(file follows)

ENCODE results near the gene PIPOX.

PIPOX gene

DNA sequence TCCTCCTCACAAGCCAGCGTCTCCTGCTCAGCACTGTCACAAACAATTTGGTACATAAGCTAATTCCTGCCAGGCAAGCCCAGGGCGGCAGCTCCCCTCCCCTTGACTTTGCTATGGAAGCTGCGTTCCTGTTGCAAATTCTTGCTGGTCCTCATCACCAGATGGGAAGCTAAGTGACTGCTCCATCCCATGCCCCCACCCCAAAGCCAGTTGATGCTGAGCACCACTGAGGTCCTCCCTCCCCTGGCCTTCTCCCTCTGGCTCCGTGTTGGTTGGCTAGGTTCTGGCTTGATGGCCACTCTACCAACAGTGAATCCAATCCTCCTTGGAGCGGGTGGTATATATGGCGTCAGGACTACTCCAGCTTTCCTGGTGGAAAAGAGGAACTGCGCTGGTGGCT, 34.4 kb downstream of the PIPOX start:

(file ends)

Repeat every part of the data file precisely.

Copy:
ENCODE results near the gene PIPOX.

PIPOX gene

DNA sequence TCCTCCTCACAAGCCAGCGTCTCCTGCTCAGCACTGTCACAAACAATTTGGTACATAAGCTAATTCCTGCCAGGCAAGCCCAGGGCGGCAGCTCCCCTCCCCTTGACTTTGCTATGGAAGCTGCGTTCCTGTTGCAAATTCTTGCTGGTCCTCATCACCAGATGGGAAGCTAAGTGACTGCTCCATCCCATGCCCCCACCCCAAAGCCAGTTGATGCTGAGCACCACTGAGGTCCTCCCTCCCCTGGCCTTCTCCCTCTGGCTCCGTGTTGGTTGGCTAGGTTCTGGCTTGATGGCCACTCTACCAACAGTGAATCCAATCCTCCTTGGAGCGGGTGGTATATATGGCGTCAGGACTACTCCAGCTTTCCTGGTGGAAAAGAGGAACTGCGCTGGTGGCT, 34.4 kb downstream of the PIPOX start: